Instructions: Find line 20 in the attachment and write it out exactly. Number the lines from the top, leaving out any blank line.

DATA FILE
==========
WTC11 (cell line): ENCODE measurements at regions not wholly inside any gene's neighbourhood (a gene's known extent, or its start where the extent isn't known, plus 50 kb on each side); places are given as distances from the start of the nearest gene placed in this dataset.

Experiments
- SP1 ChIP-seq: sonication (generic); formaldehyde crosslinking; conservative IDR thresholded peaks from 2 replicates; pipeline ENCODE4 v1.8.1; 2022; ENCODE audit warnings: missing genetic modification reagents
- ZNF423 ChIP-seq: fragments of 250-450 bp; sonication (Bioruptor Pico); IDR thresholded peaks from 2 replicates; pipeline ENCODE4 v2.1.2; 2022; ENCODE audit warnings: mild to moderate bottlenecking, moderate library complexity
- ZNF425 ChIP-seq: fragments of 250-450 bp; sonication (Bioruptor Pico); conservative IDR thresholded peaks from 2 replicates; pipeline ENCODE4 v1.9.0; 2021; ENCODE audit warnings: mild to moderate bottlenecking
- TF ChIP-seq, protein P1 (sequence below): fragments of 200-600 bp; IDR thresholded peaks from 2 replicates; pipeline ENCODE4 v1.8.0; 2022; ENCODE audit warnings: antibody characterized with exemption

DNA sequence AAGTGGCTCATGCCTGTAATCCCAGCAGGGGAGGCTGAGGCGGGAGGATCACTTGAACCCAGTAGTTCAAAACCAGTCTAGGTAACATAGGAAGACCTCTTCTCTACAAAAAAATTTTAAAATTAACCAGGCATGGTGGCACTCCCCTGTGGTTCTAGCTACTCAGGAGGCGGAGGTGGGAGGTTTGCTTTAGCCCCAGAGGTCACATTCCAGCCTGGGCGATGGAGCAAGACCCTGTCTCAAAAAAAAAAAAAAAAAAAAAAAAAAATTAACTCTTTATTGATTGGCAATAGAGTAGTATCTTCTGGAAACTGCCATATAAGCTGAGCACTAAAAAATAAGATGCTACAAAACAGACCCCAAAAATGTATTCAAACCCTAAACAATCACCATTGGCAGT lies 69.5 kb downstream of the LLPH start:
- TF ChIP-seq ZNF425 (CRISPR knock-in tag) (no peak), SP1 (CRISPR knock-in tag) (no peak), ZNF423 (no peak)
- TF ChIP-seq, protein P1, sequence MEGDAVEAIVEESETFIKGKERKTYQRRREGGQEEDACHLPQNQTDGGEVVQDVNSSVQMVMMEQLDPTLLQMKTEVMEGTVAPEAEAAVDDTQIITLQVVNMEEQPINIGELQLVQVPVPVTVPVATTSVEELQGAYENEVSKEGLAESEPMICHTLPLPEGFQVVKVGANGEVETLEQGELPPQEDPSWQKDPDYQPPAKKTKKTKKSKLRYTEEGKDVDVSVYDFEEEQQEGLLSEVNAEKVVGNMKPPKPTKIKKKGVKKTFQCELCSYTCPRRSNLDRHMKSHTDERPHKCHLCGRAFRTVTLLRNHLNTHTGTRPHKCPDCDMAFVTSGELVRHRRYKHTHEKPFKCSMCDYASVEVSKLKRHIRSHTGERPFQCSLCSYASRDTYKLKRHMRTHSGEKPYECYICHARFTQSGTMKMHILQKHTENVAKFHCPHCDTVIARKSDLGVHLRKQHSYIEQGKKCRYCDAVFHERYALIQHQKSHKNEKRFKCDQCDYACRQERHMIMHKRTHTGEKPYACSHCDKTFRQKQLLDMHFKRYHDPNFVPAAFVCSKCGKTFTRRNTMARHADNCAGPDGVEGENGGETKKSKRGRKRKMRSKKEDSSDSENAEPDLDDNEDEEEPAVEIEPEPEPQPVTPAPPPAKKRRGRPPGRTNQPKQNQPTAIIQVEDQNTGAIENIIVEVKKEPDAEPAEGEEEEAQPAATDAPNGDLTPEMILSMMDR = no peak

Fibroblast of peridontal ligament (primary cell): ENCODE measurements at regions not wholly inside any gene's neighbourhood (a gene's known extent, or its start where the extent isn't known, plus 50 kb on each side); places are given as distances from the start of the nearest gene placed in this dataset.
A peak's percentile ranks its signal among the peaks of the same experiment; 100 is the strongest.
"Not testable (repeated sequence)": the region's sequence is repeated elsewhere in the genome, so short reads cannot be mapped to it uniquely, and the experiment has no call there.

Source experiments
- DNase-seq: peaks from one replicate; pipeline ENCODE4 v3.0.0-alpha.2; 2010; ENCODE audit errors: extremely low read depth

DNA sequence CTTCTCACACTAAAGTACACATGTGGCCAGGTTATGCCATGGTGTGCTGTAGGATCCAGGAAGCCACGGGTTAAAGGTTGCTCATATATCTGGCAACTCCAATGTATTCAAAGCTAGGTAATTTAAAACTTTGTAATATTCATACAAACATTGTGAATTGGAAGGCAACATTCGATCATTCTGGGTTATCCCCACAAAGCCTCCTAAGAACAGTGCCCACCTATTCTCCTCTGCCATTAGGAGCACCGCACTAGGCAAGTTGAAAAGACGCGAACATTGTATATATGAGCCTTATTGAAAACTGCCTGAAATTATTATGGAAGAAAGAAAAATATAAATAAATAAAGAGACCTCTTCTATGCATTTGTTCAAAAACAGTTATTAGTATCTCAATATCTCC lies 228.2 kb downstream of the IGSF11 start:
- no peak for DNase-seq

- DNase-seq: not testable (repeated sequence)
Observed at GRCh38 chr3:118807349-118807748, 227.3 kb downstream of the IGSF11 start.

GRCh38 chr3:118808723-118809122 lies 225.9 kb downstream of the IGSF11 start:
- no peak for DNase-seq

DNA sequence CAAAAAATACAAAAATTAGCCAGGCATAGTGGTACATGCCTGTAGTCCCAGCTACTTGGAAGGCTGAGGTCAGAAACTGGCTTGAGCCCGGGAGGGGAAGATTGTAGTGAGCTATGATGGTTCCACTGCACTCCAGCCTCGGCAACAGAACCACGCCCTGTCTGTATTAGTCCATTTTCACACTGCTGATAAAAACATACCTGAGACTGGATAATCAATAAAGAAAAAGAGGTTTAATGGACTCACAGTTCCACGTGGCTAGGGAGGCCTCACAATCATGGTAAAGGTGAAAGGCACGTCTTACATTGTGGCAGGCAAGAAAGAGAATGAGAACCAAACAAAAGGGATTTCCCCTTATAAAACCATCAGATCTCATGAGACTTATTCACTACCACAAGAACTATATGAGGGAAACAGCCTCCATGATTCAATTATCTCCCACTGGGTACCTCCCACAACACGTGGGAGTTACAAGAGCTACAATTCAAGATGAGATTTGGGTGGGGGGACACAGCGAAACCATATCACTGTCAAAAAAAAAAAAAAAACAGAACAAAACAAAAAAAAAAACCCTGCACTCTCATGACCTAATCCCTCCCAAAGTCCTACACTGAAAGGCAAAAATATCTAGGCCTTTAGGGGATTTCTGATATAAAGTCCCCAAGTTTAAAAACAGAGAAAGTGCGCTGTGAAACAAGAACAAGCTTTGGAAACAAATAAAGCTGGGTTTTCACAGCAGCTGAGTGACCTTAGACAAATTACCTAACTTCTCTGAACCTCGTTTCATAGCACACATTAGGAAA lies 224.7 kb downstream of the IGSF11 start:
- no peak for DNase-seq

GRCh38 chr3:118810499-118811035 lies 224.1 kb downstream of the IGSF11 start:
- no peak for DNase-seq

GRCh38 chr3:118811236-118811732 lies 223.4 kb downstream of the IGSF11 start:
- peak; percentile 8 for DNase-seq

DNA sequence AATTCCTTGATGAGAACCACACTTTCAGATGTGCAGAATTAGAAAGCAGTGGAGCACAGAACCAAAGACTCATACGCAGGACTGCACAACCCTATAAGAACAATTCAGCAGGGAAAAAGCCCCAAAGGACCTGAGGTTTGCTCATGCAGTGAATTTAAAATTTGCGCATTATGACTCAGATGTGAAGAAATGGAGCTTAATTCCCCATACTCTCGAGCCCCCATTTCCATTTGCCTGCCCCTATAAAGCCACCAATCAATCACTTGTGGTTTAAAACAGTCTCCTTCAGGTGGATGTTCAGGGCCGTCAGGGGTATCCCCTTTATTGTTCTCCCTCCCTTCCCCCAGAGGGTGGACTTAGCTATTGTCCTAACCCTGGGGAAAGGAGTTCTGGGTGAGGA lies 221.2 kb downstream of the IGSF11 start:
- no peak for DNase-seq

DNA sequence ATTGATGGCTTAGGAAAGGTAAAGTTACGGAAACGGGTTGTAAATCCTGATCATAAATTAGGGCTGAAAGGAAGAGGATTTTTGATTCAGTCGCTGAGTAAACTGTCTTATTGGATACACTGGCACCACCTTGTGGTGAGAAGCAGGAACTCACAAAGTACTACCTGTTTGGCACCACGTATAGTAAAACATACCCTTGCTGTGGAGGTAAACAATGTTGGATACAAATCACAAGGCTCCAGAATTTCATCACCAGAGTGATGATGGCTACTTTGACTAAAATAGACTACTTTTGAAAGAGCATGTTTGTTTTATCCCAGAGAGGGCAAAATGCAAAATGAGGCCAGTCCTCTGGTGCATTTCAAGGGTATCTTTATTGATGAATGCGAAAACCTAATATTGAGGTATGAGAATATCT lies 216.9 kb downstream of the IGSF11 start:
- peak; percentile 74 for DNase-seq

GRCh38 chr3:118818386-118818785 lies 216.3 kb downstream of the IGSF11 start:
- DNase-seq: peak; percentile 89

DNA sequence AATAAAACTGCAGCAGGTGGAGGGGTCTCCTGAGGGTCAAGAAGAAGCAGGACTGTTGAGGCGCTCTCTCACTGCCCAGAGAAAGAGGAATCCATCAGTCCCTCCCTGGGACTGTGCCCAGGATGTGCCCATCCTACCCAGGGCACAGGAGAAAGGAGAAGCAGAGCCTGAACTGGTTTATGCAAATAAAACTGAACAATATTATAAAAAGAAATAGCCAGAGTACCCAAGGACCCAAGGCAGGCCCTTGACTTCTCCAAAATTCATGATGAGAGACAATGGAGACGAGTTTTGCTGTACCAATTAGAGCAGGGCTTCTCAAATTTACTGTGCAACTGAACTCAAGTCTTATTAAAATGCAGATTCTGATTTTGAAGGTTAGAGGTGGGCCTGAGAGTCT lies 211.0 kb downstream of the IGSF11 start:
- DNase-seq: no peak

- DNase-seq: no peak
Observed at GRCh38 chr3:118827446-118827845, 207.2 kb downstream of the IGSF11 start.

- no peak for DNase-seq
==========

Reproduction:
- no peak for DNase-seq